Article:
From the political dissolution of the Abbasid Caliphate in the mid-ninth century to the beginning of the 13th century, the Persianate dynasties of Islamic Central Asia constituted the political and military stronghold of Sunni Islam. It was in this region, historically known as Khurasan and Transoxiana, that many of the important religious and cultural developments of Islamic civilisation took place. This volume explores the origins and nature of this cultural and political florescence and sheds light on one of the most formative yet unexplored eras of Islamic history.
I.B. Tauris, 2015
Technology and the Search for Progress in Modern Mexico
Edward (Ted) Beatty
In the late 1800s, Mexican citizens quickly adopted new technologies imported from abroad to provide many goods and services. Rapid technological change supported economic growth and also brought cultural change and social dislocation. Drawing on three detailed case studies—the sewing machine, a glass-bottle factory, and the cyanide process for gold and silver refining—Beatty explores a central paradox of economic growth in 19th-century Mexico: While Mexicans made significant efforts to integrate new machines and products, difficulties in assimilating the skills required to use emerging technologies resulted in a persistent dependence on international expertise.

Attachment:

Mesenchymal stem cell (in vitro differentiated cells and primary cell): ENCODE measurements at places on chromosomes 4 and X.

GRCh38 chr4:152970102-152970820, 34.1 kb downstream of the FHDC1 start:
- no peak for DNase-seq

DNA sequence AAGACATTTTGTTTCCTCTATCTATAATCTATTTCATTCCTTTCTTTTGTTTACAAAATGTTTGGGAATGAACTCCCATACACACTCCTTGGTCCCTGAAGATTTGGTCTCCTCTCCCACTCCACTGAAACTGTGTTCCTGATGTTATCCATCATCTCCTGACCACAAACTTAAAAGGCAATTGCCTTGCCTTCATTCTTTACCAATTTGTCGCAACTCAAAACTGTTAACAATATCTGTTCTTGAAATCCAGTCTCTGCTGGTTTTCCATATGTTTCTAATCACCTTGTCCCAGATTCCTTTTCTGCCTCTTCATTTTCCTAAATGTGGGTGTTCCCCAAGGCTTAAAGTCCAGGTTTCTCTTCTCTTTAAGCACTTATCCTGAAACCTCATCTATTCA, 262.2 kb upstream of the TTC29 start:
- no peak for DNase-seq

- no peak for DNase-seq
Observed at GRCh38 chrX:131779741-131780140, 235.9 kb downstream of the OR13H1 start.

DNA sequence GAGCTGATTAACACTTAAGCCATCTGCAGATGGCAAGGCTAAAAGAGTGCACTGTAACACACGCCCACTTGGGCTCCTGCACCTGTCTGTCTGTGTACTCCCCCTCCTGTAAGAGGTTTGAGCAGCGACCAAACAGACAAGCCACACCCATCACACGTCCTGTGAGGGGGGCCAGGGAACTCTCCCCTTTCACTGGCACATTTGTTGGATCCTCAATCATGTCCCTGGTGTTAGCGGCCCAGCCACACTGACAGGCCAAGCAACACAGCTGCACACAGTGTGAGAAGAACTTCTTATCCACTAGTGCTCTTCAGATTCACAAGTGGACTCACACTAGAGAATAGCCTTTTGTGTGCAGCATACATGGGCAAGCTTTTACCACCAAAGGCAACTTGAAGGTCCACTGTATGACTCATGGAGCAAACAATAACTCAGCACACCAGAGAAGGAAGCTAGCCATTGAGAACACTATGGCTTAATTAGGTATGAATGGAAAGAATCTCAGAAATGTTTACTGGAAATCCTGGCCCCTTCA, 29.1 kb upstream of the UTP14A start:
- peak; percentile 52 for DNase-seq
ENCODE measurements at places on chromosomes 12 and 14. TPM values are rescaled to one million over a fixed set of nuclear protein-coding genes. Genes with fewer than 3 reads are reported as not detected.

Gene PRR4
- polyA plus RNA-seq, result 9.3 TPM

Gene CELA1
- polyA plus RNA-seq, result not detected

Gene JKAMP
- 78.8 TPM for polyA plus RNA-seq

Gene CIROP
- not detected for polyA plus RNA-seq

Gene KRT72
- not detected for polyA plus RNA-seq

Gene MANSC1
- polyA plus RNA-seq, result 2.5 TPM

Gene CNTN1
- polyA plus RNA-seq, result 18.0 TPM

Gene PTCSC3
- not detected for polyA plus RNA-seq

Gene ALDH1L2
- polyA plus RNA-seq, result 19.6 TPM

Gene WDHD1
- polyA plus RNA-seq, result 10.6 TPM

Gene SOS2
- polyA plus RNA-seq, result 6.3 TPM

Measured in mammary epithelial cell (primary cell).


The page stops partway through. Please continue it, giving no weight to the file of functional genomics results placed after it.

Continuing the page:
El Mito de una Riqueza Proverbial
(published in Spanish)
Edward (Ted) Beatty
Between the 1770s and 1910, writers and politicians in Mexico discussed and debated sources of national wealth and ways to promote more. Much of this debate revolved around assumptions concerning the country’s “prodigal wealth.” It filtered through the enlightenment ideas circulating in Mexico and shaped policy debates. This volume examines economic thought in Mexico’s long 19th century. Three of the four sections explore sub-periods, from late colonial “proyectismo” to the diverse strands of post-independence liberalism and the late-century reflections of Guillermo Prieto and Justo Sierra. The fourth works to bridge the long century, tracing lines of continuity in both thought and policy from the Bourbon reforms to the Revolution.
Forging a Multinational State: State Making in Imperial Austria from the Enlightenment to the First World War